I've raised your concerns with PM and Development for their consideration and clarified our current exclusions in the knowledge base article you've referenced.
Thank you for pointing out the error in the documentation.
Regarding updating how NPM works to better align with best practices. I've opened an internal bug case to track this request (FB104296), but unfortunately we have no immediate plans to change how this works. If there are other users who would like to see this, please post here so we can gauge the demand for this and prioritize appropriately.
Regarding updating how NPM works to better align with best practices. I've opened an internal bug case to track this request (FB104296), but unfortunately we have no immediate plans to change how this works.
Umm. Im not sure you understand. The request and susequent explanation is reguarding "what are the operating executables names used by NPM/APM?" Of the current product. ITs not a request to change the product nor even a request to document how your program internally operates nor coded, but to document your existing product on how it interacts with the operating system, particularly which executable binaries "filename.exe" that perform Disk I/O. If you change any of the excecutable names in any future bugfix or development then I would request you then state or document which changed.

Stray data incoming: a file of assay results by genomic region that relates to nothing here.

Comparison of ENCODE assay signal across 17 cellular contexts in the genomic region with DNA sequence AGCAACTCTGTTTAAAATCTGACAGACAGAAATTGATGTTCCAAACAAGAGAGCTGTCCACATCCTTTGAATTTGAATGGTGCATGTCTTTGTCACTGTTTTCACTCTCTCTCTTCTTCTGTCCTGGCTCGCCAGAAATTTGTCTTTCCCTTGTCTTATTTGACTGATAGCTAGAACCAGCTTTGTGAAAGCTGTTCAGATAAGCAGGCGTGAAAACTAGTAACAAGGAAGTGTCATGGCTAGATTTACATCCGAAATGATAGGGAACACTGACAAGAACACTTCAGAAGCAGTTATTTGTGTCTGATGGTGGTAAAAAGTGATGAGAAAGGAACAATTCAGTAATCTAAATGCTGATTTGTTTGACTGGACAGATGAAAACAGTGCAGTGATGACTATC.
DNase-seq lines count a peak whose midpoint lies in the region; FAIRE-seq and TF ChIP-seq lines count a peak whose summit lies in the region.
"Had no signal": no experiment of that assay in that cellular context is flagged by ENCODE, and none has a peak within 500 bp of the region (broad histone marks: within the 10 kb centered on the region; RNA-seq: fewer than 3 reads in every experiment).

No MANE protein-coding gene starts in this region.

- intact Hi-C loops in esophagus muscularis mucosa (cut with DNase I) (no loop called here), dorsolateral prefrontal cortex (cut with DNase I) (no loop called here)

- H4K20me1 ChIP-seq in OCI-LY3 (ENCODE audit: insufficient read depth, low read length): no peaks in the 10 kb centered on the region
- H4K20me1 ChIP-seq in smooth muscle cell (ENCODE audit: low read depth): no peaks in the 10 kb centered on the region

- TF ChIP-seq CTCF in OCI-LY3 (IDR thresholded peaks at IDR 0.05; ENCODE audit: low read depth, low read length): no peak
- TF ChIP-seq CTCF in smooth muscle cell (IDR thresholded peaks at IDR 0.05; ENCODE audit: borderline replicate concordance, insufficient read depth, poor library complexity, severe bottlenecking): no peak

I am only asking for executables that do Disk I/O that would be affected by a third party application, such as AntiVirus. But that is not limited to just AntiVirus. Certain Host Intrusion Prevention software require you specify what executable and port. Other Application "white listing" (such as Bit9) software only allow listed application binaries executables to run.
Since NPM & APM require full access into subnets to query/poll the monitored devices, firewalls have to be opened up (fairly wide open to do WMI). Most security minded profesionals will want to secure or lockdown those devices with access across the firewalls, especially those subnets that have access to sensitive data. Any malicious code or person obtaining access into the polling engine servers could use the poller as the beachhead (or jumppoint) into those systems with sensitive data.